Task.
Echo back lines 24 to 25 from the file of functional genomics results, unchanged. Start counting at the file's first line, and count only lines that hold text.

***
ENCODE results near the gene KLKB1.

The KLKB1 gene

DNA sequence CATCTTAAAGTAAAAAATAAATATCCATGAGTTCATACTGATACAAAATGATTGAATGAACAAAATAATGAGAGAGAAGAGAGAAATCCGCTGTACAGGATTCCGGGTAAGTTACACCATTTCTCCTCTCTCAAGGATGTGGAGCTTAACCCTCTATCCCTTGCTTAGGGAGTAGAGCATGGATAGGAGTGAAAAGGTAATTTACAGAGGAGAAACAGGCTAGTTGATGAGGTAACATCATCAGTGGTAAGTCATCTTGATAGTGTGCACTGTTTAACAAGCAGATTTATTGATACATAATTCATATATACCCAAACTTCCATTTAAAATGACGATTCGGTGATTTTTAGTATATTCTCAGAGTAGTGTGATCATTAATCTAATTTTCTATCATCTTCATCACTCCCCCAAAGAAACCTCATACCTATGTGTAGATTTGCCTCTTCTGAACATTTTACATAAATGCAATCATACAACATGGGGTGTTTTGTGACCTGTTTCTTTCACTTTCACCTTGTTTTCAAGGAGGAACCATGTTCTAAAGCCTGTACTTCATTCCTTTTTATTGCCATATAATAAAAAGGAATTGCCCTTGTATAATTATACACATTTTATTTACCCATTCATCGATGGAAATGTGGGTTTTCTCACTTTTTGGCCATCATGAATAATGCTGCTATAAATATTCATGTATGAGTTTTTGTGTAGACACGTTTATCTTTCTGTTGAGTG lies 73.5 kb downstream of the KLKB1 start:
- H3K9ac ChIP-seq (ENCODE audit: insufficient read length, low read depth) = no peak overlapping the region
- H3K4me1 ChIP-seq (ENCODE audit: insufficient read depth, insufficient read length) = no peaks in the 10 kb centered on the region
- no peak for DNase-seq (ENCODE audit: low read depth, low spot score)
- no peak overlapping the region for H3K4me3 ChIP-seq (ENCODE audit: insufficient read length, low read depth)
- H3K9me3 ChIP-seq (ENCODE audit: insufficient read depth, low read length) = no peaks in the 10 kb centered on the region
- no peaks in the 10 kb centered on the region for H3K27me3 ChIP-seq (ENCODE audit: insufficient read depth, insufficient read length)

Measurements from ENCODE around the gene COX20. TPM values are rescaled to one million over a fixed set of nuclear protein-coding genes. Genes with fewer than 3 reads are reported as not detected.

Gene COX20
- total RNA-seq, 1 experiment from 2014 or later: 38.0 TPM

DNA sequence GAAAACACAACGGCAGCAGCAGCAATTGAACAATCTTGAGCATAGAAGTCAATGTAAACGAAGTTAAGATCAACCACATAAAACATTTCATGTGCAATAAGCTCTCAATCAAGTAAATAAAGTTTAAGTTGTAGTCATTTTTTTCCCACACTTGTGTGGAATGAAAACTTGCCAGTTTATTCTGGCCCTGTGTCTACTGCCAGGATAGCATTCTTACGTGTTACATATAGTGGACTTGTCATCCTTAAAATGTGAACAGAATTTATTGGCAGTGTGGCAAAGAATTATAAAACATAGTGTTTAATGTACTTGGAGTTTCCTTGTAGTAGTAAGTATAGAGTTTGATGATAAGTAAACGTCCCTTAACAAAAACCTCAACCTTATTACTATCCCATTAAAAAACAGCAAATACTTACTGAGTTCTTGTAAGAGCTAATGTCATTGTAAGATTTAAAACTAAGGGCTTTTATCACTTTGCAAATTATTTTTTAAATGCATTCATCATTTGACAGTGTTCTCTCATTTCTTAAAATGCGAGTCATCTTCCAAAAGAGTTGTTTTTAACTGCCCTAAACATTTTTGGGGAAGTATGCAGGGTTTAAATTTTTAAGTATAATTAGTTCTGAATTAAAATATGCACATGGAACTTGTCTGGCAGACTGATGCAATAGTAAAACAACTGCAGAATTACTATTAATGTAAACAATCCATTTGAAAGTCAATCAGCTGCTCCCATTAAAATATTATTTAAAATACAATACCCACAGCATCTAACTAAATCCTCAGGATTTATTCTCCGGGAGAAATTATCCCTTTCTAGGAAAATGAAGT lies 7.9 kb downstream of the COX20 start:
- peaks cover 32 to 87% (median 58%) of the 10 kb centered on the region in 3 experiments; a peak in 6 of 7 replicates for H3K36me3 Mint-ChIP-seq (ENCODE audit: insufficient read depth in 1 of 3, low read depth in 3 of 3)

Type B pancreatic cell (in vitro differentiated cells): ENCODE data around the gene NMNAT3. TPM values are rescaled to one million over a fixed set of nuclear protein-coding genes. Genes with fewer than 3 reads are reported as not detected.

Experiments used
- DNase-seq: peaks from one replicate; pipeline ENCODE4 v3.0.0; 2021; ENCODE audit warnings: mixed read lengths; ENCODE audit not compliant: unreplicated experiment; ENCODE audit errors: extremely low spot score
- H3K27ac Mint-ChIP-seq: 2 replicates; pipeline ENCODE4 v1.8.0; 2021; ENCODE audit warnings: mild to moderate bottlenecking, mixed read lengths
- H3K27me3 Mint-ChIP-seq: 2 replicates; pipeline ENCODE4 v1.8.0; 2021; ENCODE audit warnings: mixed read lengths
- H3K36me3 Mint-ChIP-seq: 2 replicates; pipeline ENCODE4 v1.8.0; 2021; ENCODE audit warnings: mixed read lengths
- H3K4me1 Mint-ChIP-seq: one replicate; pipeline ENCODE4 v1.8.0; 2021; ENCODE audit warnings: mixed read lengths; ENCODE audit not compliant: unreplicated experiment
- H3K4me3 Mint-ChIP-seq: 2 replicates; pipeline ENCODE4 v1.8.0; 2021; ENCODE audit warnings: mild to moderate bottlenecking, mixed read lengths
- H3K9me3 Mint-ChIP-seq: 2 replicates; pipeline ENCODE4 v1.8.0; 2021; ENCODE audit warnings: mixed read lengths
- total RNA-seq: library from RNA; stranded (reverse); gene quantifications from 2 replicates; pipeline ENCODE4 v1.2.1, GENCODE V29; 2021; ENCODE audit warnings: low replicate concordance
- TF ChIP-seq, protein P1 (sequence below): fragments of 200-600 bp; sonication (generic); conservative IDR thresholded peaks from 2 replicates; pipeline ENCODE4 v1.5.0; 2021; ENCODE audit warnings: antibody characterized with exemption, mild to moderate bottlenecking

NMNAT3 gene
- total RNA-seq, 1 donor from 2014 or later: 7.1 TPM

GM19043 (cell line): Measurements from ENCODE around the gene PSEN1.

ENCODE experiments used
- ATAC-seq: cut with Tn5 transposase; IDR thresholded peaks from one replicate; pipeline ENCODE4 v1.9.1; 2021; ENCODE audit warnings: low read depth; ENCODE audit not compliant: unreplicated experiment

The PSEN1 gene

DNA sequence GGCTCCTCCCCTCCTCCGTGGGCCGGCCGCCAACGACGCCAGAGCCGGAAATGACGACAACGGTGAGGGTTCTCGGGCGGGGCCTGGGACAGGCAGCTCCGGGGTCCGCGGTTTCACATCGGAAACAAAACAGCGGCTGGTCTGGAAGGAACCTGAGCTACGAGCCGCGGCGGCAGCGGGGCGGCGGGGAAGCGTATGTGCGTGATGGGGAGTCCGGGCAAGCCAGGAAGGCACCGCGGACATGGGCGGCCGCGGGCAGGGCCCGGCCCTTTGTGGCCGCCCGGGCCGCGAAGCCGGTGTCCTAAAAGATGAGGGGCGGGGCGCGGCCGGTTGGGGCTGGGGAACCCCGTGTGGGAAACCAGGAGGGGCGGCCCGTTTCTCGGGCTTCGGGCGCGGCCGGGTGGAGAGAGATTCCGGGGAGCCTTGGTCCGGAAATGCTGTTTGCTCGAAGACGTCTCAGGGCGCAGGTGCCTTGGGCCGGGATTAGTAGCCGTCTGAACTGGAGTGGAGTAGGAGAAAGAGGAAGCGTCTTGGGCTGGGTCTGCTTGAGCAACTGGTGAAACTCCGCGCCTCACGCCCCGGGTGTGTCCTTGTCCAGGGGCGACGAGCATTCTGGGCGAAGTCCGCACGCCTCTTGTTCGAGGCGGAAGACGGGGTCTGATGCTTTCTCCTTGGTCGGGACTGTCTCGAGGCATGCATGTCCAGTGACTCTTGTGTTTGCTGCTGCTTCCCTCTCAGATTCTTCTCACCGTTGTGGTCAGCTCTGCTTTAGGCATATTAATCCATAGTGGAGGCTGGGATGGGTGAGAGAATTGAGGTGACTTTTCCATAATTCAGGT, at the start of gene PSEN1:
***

- total RNA-seq: library from RNA; stranded (reverse); gene quantifications from 2 replicates; pipeline ENCODE4 v1.2.1, GENCODE V29; 2021; ENCODE audit warnings: low replicate concordance
- TF ChIP-seq, protein P1 (sequence below): fragments of 200-600 bp; sonication (generic); conservative IDR thresholded peaks from 2 replicates; pipeline ENCODE4 v1.5.0; 2021; ENCODE audit warnings: antibody characterized with exemption, mild to moderate bottlenecking